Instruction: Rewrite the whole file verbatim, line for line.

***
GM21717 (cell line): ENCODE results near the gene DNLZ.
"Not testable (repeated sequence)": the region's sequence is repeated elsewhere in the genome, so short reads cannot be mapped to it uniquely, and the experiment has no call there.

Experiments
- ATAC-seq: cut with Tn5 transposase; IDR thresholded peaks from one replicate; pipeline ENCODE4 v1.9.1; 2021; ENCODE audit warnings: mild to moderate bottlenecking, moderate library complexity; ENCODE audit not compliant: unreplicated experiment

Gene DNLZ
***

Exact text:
GM21717 (cell line): ENCODE results near the gene DNLZ.
"Not testable (repeated sequence)": the region's sequence is repeated elsewhere in the genome, so short reads cannot be mapped to it uniquely, and the experiment has no call there.

Experiments
- ATAC-seq: cut with Tn5 transposase; IDR thresholded peaks from one replicate; pipeline ENCODE4 v1.9.1; 2021; ENCODE audit warnings: mild to moderate bottlenecking, moderate library complexity; ENCODE audit not compliant: unreplicated experiment

Gene DNLZ